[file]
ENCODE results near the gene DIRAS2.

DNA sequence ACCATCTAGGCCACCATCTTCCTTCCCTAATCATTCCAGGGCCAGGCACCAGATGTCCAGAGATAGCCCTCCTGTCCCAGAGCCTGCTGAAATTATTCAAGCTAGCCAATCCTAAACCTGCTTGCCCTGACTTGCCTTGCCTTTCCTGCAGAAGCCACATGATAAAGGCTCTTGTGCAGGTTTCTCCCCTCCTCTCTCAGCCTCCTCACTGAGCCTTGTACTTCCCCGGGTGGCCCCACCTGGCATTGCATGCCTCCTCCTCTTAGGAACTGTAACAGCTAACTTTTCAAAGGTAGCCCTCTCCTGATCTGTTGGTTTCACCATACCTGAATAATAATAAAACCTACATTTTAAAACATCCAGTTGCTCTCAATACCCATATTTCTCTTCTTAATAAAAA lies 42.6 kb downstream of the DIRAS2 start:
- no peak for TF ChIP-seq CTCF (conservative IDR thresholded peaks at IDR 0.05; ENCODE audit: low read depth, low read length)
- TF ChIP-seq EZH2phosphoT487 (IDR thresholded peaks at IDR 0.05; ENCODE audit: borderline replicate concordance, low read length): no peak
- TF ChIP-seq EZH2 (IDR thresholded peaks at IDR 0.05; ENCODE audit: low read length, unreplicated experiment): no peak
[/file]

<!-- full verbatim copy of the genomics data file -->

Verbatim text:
ENCODE results near the gene DIRAS2.

DNA sequence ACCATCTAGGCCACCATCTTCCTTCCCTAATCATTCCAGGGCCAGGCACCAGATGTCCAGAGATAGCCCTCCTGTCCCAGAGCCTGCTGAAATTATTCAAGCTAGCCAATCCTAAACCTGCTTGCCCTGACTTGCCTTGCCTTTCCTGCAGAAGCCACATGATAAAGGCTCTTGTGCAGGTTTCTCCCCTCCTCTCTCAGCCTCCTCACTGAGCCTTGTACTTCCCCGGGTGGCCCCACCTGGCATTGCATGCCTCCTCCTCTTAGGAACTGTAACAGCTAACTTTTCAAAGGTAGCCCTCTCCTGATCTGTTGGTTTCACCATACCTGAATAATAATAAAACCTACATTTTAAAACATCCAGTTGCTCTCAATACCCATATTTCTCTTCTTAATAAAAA lies 42.6 kb downstream of the DIRAS2 start:
- no peak for TF ChIP-seq CTCF (conservative IDR thresholded peaks at IDR 0.05; ENCODE audit: low read depth, low read length)
- TF ChIP-seq EZH2phosphoT487 (IDR thresholded peaks at IDR 0.05; ENCODE audit: borderline replicate concordance, low read length): no peak
- TF ChIP-seq EZH2 (IDR thresholded peaks at IDR 0.05; ENCODE audit: low read length, unreplicated experiment): no peak